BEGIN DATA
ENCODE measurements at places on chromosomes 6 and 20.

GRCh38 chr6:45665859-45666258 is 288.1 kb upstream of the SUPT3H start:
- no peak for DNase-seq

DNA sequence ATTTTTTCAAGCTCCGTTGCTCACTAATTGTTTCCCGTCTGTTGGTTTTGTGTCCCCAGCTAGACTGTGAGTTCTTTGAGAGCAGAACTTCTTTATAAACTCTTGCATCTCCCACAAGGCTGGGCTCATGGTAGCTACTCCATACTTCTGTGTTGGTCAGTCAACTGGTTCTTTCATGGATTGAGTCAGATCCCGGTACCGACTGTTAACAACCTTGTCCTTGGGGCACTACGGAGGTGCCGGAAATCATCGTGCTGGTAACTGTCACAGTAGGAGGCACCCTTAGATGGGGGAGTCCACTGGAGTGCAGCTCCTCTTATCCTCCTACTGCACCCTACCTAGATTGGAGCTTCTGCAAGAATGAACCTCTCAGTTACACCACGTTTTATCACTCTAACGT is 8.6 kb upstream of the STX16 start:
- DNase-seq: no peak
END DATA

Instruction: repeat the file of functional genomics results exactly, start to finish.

ENCODE measurements at places on chromosomes 6 and 20.

GRCh38 chr6:45665859-45666258 is 288.1 kb upstream of the SUPT3H start:
- no peak for DNase-seq

DNA sequence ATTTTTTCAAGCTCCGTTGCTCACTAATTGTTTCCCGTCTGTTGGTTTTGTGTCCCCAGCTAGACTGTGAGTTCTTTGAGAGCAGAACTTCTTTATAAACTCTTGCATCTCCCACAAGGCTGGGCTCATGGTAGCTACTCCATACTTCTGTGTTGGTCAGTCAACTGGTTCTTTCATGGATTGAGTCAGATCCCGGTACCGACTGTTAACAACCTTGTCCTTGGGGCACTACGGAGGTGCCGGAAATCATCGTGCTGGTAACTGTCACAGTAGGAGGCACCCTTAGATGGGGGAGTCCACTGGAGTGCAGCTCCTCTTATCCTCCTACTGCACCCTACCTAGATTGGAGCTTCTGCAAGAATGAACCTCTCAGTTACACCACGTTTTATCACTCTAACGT is 8.6 kb upstream of the STX16 start:
- DNase-seq: no peak